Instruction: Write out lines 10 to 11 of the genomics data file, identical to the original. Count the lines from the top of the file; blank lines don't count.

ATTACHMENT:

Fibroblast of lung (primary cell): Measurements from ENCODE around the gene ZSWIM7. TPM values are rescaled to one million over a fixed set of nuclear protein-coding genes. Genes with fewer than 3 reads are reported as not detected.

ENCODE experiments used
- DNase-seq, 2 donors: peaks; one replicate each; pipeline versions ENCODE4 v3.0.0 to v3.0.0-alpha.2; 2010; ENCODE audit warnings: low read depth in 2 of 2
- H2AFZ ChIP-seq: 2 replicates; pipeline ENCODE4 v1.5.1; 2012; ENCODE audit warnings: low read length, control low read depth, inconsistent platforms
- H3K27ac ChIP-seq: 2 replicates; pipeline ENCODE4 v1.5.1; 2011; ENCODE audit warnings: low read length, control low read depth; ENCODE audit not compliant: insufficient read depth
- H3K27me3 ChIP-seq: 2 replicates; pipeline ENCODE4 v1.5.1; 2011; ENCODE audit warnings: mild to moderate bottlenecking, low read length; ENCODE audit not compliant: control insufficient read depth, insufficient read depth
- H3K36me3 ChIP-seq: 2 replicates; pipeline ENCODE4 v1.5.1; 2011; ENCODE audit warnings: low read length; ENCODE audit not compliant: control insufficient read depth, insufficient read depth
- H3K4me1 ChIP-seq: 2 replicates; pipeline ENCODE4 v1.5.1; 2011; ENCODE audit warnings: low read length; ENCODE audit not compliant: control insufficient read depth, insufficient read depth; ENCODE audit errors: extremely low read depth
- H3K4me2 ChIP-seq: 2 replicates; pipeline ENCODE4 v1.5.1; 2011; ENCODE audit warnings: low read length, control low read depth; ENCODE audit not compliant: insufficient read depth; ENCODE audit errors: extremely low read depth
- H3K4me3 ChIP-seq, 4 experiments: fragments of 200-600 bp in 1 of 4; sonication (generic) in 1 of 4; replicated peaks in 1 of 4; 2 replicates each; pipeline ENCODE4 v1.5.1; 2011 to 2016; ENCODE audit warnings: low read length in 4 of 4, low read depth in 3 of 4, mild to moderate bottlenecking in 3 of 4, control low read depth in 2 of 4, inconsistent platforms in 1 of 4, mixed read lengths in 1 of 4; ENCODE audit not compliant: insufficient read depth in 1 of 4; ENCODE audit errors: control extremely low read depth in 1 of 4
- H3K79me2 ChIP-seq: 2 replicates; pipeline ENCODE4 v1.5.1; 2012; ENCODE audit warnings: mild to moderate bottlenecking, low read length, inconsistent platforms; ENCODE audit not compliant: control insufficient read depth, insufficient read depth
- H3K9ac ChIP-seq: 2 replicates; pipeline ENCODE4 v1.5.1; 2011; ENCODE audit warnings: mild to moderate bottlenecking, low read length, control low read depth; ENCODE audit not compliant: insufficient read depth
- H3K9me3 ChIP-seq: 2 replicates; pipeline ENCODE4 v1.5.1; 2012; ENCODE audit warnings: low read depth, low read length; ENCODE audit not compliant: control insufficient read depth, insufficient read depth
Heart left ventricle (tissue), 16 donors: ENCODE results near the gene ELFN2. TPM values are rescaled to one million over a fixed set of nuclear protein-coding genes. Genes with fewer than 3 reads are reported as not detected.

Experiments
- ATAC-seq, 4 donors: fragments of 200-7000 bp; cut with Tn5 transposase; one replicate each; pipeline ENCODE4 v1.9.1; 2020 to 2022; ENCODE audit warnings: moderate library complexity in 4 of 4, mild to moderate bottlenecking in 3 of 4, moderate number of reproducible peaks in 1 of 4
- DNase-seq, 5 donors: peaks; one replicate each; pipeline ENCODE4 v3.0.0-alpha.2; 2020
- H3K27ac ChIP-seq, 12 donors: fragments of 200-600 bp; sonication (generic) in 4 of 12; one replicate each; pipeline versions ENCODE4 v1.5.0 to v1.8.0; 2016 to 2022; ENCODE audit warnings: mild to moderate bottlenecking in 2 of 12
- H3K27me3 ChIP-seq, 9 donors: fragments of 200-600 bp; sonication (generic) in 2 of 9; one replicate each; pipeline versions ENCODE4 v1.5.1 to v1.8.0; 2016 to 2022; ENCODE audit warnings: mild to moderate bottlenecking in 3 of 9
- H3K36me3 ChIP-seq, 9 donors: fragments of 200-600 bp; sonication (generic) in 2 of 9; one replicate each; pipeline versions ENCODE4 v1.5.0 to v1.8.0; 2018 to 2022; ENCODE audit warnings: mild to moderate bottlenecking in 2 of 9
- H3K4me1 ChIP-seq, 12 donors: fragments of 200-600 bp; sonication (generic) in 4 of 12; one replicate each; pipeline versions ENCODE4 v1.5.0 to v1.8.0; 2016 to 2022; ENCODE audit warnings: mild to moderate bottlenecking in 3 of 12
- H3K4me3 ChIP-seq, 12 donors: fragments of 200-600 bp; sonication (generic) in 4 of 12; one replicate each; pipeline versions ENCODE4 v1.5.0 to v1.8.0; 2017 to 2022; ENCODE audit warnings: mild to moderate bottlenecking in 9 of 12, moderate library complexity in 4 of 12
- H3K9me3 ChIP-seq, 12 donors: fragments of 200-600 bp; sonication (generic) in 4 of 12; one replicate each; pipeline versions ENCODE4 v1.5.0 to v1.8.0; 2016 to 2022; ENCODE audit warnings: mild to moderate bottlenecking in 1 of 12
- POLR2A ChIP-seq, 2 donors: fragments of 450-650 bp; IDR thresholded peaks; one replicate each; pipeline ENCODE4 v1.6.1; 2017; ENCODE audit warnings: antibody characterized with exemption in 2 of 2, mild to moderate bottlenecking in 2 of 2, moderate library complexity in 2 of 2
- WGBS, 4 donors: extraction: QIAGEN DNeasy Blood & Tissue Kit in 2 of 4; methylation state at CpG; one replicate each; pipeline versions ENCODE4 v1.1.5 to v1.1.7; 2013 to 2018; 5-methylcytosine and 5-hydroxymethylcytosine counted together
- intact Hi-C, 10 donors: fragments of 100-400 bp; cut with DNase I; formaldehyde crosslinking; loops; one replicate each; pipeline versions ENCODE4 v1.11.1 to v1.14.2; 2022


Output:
- H3K4me3 ChIP-seq, 4 experiments: fragments of 200-600 bp in 1 of 4; sonication (generic) in 1 of 4; replicated peaks in 1 of 4; 2 replicates each; pipeline ENCODE4 v1.5.1; 2011 to 2016; ENCODE audit warnings: low read length in 4 of 4, low read depth in 3 of 4, mild to moderate bottlenecking in 3 of 4, control low read depth in 2 of 4, inconsistent platforms in 1 of 4, mixed read lengths in 1 of 4; ENCODE audit not compliant: insufficient read depth in 1 of 4; ENCODE audit errors: control extremely low read depth in 1 of 4
- H3K79me2 ChIP-seq: 2 replicates; pipeline ENCODE4 v1.5.1; 2012; ENCODE audit warnings: mild to moderate bottlenecking, low read length, inconsistent platforms; ENCODE audit not compliant: control insufficient read depth, insufficient read depth